Ching’s mother was asked many times, “What does your daughter learn if she doesn’t go to school?” When she tells people about the above examples, they often react like this, “Playing in the playgrounds is playing, not learning”, or “What good is it to have a strong spatial sense?” In fact, who can judge whether a child’s play will be useful or not in the future? Many of us grew up learning things that adults thought were useful. But we either didn’t learn them well, or we learned, but found out in the end that they were totally useless.

In fact, Ching’s mom has never intended to bring up Ching as a gymnastic athlete. She simply let her daughter follow her interests. When Ching engaged in those “useless” activities, her mother would not intervene. She simply trusted her daughter and supported her, even though she had no answer whether those activities were “useful” or not. After this incident, Ching’s mom realized that she has underestimated how well her daughter knows about herself, and how she should have trusted Ching about how much practice she needed.

Ching’s gymnastics coach stated that Ching mastered the skills better than those who started gymnastics two years earlier than her. As a result, Ching’s mom believes that a child’s ability has nothing to do with how young she starts learning. What is more important is to let the child follow her passion. Ching’s mom feels very grateful that her daughter knows herself so well, and she didn’t treat the tournament as an aggressive competition. Instead, she enjoyed the whole process and was very relaxed. Through gymnastics, Ching feels her inner strength, which is not determined by winning trophies. Her self-confidence comes from within which can’t be taken away by anyone.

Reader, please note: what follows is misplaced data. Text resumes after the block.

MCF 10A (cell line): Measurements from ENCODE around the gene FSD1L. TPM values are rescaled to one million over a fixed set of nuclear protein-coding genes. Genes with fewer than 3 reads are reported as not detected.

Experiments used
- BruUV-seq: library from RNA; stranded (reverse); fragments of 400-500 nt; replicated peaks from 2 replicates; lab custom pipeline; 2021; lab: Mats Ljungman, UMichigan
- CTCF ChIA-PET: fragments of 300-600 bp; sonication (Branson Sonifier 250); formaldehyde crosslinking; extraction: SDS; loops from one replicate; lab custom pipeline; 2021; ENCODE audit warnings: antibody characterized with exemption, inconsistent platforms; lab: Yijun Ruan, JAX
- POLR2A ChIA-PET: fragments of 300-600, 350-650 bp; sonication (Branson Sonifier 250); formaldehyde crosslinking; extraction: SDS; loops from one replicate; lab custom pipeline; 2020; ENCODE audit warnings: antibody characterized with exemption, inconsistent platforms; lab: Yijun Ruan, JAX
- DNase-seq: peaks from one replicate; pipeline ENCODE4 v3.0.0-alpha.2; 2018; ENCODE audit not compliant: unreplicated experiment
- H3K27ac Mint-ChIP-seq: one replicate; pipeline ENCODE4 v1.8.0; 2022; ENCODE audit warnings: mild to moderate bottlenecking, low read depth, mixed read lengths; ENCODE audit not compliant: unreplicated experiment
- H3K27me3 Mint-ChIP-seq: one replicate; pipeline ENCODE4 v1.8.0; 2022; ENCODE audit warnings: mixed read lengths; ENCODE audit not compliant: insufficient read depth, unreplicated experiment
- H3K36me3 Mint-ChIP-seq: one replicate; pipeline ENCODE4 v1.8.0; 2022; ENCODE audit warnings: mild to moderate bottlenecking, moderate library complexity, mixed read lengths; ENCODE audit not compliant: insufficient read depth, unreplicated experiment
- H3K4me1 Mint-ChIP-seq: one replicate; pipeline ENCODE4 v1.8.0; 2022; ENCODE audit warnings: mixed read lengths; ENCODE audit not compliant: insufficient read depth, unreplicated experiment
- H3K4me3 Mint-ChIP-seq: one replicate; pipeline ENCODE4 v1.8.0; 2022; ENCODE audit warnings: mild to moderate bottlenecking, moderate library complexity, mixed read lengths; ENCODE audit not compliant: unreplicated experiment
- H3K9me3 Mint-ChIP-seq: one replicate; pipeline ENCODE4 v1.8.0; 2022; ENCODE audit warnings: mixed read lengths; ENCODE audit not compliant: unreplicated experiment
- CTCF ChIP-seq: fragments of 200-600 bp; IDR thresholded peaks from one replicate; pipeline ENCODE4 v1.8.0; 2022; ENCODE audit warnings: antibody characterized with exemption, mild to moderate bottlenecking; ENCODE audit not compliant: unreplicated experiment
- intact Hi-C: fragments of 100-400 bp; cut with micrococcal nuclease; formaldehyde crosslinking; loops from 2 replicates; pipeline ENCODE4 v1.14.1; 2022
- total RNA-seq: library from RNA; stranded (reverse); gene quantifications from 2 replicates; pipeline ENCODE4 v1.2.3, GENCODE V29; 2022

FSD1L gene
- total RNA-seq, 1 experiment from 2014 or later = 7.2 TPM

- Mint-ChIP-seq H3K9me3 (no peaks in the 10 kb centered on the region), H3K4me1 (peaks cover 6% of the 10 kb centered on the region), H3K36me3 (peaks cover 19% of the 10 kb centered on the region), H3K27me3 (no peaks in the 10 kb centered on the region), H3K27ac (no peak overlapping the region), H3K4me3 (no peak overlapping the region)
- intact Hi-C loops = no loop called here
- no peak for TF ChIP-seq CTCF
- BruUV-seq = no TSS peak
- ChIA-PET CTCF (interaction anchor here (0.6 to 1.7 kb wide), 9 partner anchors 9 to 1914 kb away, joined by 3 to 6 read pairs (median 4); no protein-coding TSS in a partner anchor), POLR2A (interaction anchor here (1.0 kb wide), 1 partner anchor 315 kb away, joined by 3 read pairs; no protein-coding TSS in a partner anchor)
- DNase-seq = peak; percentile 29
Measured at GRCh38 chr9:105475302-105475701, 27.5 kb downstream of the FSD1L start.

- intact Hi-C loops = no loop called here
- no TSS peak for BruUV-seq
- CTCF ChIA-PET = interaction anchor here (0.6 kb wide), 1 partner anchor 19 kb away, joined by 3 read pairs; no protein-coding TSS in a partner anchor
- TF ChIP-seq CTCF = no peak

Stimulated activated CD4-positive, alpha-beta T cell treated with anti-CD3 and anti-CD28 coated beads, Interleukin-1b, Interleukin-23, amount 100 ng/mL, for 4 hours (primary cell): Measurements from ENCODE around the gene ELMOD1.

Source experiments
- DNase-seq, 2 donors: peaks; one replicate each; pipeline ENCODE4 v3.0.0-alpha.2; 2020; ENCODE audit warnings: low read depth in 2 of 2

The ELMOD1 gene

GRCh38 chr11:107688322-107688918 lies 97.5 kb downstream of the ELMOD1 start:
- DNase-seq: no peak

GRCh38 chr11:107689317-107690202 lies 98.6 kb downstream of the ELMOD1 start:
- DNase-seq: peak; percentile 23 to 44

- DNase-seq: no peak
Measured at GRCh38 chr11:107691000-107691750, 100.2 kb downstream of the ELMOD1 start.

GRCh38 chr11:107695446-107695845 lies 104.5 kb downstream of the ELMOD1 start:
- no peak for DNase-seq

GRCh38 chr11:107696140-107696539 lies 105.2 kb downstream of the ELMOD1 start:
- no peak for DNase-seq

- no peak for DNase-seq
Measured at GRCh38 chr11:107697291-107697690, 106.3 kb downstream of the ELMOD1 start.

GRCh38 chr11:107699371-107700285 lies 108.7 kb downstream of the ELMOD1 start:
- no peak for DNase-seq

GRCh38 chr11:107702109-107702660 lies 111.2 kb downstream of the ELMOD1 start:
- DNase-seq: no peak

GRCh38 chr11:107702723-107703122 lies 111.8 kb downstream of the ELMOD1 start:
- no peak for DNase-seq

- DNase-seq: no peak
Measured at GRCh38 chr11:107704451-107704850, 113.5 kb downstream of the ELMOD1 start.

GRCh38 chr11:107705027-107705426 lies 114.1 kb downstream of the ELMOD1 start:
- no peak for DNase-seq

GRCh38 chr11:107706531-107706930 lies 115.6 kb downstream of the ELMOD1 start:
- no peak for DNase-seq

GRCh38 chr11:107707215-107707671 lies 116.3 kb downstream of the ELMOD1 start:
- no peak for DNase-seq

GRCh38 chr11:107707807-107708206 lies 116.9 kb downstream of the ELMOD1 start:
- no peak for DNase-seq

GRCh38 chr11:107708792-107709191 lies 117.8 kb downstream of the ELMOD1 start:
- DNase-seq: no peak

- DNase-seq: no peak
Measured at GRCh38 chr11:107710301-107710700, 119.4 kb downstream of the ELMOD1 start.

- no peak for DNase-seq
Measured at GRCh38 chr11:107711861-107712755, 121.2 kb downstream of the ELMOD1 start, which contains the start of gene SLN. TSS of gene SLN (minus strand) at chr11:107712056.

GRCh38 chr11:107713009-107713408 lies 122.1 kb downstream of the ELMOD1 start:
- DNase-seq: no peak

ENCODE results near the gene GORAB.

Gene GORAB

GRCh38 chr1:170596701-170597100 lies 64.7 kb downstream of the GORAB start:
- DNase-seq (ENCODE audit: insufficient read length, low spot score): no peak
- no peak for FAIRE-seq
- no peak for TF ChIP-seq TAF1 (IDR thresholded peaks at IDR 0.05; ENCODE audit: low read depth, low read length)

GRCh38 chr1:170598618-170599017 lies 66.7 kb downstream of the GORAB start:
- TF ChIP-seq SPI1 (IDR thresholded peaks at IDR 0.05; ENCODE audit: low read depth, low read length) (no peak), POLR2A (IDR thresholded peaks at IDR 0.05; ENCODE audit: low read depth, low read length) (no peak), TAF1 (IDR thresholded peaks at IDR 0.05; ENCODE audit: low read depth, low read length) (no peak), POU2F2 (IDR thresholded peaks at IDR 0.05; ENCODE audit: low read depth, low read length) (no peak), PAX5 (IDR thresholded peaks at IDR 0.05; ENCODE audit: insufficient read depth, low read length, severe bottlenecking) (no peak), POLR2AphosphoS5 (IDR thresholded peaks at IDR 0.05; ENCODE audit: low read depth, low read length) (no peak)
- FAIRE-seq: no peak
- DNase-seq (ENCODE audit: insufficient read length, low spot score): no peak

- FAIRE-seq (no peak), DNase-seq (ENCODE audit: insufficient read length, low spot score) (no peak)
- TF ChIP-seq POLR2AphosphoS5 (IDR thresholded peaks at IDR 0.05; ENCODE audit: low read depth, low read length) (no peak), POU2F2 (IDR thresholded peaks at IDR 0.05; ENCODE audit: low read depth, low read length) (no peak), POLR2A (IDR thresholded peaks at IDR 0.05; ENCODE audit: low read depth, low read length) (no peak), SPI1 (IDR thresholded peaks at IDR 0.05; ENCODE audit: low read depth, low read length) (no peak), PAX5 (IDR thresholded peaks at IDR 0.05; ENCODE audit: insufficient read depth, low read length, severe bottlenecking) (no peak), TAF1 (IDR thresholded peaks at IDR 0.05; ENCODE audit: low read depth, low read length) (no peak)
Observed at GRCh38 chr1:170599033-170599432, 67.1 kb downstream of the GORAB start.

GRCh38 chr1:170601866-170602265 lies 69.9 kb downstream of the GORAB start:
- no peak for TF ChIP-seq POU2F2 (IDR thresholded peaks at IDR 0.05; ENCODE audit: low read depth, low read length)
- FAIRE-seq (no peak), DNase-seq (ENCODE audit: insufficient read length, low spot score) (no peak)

P.S. Fake names are used in this story in order to protect the child’s privacy.

Why Sudbury Philosophy Fascinates Me: Trust

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(by Michell Huang)

A few months ago I went shopping with my 3-year-old son. In front of the shop door, there were six staircases, leading to the ground. While I was paying the bill, he ran toward the shop door. The staff, some customers and I were all worried that he was going to run away or fall down the stairs. But just before we could stop him, I saw him sitting down on the top of the stairs and he said, “Mommy, I wait for you here.” We were surprised and we all burst out laughing!